Ten years later, Eliza was still with the Merry family, but by now Rev. Merry had died and his widow had moved with her children to Tormorham near Torquay, Devon. Mary Ann Merry took Eliza, as well as a number of other servants, with her, promoting her from nurse to housekeeper. What’s most striking here is that Eliza was still working as a domestic servant at the age of 69. As a working-class woman with no visible means of support, I suspect she had little choice. Curiously, according to the 1871 census record Eliza had reverted to her previous married name of Roe, although I’ve discovered that John Sharp was still alive and living in the workhouse at Bassingbourn, Cambridgeshire: evidence of the narrow dividing line between poverty and penury in Victorian England. He died there later that year.

Death never seemed to be far away from poor families in the Victorian era. Eliza’s daughter-in-law Mary Ann Roe died of tuberculosis in 1870, and it seems that her son Daniel also died around the same time, leaving Mary Ann’s mother (Eliza’s cousin) Keziah Blanch to look after most of their orphaned children. Eliza’s daughter Eliza and her husband Thomas Parker were now living in Camberwell, and for a while they cared for Daniel and Mary Ann Roe’s youngest child, eight-year-old Joseph Priestley Roe, my great grandfather.

Some time between 1871 and 1881 Eliza finally retired from working as a domestic servant and went to live with her daughter Eliza and her family in Camberwell. However, her retirement was all too brief, and she died in 1885, at the age of 84.


My great great great grandmother had spent the better part of her life in the service of the families of the Victorian middle class. The fact that she was retained by families like the Walbeys and the Merrys for so long, and trusted with their children and with managing their household affairs, suggests that she had a reputation for reliability and hard work. But the stability and continuity of her employment came at a high price. By the time she retired, Eliza had seen two husbands and two of her children die, and another child emigrate to the other side of the world. She had only enjoyed eleven years of married life with her first husband, Daniel, before his early death, during which time she was preoccupied with giving birth to and looking after five children.

Eliza Holdsworth’s life story undermines the stereotypical view of Victorian women as homemakers who didn’t work outside the home and depended on a husband to provide for them. This may have been true of middle-class women, but from her youth, Eliza had no choice but to work, and for only a few precious years was she able to depend on a husband’s income. After her first husband Daniel’s death she barely lived at home, since as a domestic servant she was fated to spend most of her remaining years in the houses of others, at the beck and call of other people’s children, rather than spending precious time with her own children and grandchildren. And yet somehow she kept going, and survived, and made it possible for those children and grandchildren to survive and thrive. I admire the love and courage that must have driven her, and to which I and all her descendants owe so much.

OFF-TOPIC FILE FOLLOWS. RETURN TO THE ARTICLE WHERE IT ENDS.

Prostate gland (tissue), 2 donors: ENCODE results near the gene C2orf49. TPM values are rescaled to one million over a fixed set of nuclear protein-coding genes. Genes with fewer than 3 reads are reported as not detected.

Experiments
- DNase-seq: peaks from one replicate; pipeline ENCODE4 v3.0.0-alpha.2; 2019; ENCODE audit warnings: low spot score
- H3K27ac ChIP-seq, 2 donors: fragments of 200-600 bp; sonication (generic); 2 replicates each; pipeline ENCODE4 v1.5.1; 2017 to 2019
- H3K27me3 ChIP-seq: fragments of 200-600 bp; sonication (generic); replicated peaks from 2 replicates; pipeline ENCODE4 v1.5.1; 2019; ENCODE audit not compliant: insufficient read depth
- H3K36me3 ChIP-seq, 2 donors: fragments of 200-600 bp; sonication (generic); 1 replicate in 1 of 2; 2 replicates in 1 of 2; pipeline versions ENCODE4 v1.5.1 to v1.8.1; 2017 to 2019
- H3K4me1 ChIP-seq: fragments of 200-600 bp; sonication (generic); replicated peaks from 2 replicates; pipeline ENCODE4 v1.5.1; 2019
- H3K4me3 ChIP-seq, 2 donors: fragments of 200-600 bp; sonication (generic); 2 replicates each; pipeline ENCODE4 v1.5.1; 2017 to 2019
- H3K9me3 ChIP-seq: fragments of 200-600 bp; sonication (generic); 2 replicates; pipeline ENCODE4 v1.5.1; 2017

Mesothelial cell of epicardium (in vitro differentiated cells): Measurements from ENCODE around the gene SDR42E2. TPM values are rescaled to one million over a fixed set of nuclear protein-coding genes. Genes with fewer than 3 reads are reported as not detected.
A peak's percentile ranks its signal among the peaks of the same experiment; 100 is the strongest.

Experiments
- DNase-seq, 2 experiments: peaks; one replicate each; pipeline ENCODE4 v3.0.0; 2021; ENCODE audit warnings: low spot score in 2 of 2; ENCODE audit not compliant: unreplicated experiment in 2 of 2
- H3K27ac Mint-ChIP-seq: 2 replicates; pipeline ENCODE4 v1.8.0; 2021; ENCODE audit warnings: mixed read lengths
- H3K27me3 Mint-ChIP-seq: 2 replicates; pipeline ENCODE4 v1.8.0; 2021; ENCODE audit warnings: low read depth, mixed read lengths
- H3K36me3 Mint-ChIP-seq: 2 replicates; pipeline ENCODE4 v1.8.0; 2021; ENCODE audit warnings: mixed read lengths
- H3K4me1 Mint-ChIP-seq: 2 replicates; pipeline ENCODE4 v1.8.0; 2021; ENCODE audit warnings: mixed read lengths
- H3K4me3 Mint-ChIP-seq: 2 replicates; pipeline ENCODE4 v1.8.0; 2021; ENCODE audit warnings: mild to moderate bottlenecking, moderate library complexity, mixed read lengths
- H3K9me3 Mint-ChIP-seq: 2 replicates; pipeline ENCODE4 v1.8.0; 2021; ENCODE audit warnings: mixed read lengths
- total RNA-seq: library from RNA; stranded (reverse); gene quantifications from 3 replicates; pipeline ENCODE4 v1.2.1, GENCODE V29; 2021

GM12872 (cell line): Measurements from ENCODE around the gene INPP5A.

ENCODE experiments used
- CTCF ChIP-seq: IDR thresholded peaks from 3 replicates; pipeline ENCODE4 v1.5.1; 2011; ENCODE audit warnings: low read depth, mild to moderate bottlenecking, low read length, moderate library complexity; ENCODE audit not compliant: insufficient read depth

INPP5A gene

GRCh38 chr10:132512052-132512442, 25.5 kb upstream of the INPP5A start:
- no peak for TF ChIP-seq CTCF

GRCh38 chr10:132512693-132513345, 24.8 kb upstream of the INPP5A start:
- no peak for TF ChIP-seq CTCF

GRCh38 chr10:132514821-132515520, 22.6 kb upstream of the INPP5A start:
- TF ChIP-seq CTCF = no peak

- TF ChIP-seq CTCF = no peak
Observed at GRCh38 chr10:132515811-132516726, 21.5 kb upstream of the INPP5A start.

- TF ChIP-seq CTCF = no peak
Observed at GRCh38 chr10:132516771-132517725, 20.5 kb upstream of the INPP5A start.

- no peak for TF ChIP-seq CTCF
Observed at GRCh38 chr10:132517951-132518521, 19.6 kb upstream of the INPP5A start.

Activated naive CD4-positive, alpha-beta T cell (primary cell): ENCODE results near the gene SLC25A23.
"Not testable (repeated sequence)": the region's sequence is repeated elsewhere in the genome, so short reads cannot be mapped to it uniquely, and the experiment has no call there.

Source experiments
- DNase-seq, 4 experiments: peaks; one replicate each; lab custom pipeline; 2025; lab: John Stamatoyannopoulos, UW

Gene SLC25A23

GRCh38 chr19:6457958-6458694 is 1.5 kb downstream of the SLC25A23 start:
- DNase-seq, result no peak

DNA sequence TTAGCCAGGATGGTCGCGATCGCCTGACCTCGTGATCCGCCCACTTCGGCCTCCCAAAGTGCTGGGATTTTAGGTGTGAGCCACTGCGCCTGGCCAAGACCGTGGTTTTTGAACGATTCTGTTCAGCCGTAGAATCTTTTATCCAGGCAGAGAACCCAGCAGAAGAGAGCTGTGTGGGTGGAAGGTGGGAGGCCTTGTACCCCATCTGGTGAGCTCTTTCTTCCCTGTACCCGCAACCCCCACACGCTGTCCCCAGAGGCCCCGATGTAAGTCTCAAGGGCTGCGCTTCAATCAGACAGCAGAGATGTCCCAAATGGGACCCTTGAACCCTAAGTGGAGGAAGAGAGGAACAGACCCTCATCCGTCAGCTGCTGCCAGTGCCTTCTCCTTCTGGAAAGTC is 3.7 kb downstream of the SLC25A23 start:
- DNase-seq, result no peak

Posted in Family relationships, History, Mothers, Women and girls | Leave a comment

On feminism and family history

When I tell people that one of my interests is family history, they tend to smile indulgently. Genealogy doesn’t have a great image: it’s often associated with older people with too much time on their hands, obsessively poring over obscure archives. But as someone who has always been passionate about history, and especially social history, researching the story of my family has simply been my ‘way in’ to exploring aspects of the past that I’ve wanted to know more about. Whenever I manage to push my family tree back another generation, or another century, it’s a pretext for immersing myself in the events and way of life of that period.

Without being too pompous about it, I also believe that researching, and writing, the stories of people hitherto hidden from history has a moral and political purpose. To adapt the words of the late E. P. Thompson in The Making of The English Working Class, my aim has been to rescue from obscurity the servants, shoemakers, laundresses and law clerks whose lives created the conditions for my own – and without whom I wouldn’t be here. And then, of course, there’s the sheer enjoyment to be had from the detective work of chasing down new information about one’s ancestors.

Crowds at the annual 'Who do you think you are?' exhibition at the NEC

The popular ‘Who Do You Think You Are?’ exhibition at the NEC

My interest in family history was first awakened when I was a teenager, and my father’s cousin Edna visited from New Zealand. She used her time over here to explore the history of the Robb family, and discovered some intriguing information about our Scottish roots. Edna left us with a few typed extracts from a long-lost family Bible, out of which I constructed the beginnings of a family tree. Some years later, the advent of the internet renewed my curiosity, and I was able to use websites such as Ancestry and Scotland’s People to fill in some of the gaps in the story of my family. Eventually I started a blog, Past Lives, to record my findings, and this had led to three spin-off blogs in which I’ve explored the lives of Catholic recusants and religious dissenters linked to my family, as well as the history of the Essex estate where I grew up.